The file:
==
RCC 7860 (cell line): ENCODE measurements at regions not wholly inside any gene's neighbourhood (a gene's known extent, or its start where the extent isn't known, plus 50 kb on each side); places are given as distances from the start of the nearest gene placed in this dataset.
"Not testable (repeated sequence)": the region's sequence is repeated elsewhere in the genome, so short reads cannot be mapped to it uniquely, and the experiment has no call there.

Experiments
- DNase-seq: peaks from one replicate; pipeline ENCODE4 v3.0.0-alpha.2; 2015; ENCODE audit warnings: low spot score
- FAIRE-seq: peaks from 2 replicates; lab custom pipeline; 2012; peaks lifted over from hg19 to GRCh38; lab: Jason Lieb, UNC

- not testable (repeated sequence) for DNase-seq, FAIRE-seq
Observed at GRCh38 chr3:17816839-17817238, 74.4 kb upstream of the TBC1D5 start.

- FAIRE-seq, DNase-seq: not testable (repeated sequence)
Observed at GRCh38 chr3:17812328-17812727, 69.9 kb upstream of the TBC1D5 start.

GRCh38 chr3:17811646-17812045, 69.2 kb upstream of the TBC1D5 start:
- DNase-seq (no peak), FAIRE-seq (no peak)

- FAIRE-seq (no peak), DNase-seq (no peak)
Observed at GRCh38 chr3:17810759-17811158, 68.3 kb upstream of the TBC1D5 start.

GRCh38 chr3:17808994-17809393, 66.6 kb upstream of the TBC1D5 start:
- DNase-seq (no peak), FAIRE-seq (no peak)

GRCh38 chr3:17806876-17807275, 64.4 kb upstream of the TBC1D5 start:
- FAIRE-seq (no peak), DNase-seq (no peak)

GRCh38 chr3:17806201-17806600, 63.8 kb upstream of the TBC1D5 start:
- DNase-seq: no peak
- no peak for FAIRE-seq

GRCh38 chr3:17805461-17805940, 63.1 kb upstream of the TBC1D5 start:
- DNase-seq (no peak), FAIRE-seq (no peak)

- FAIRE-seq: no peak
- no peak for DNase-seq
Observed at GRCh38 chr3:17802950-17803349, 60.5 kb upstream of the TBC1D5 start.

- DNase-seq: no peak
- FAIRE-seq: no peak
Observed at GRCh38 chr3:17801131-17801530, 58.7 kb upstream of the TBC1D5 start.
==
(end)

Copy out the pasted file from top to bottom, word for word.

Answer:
RCC 7860 (cell line): ENCODE measurements at regions not wholly inside any gene's neighbourhood (a gene's known extent, or its start where the extent isn't known, plus 50 kb on each side); places are given as distances from the start of the nearest gene placed in this dataset.
"Not testable (repeated sequence)": the region's sequence is repeated elsewhere in the genome, so short reads cannot be mapped to it uniquely, and the experiment has no call there.

Experiments
- DNase-seq: peaks from one replicate; pipeline ENCODE4 v3.0.0-alpha.2; 2015; ENCODE audit warnings: low spot score
- FAIRE-seq: peaks from 2 replicates; lab custom pipeline; 2012; peaks lifted over from hg19 to GRCh38; lab: Jason Lieb, UNC

- not testable (repeated sequence) for DNase-seq, FAIRE-seq
Observed at GRCh38 chr3:17816839-17817238, 74.4 kb upstream of the TBC1D5 start.

- FAIRE-seq, DNase-seq: not testable (repeated sequence)
Observed at GRCh38 chr3:17812328-17812727, 69.9 kb upstream of the TBC1D5 start.

GRCh38 chr3:17811646-17812045, 69.2 kb upstream of the TBC1D5 start:
- DNase-seq (no peak), FAIRE-seq (no peak)

- FAIRE-seq (no peak), DNase-seq (no peak)
Observed at GRCh38 chr3:17810759-17811158, 68.3 kb upstream of the TBC1D5 start.

GRCh38 chr3:17808994-17809393, 66.6 kb upstream of the TBC1D5 start:
- DNase-seq (no peak), FAIRE-seq (no peak)

GRCh38 chr3:17806876-17807275, 64.4 kb upstream of the TBC1D5 start:
- FAIRE-seq (no peak), DNase-seq (no peak)

GRCh38 chr3:17806201-17806600, 63.8 kb upstream of the TBC1D5 start:
- DNase-seq: no peak
- no peak for FAIRE-seq

GRCh38 chr3:17805461-17805940, 63.1 kb upstream of the TBC1D5 start:
- DNase-seq (no peak), FAIRE-seq (no peak)

- FAIRE-seq: no peak
- no peak for DNase-seq
Observed at GRCh38 chr3:17802950-17803349, 60.5 kb upstream of the TBC1D5 start.

- DNase-seq: no peak
- FAIRE-seq: no peak
Observed at GRCh38 chr3:17801131-17801530, 58.7 kb upstream of the TBC1D5 start.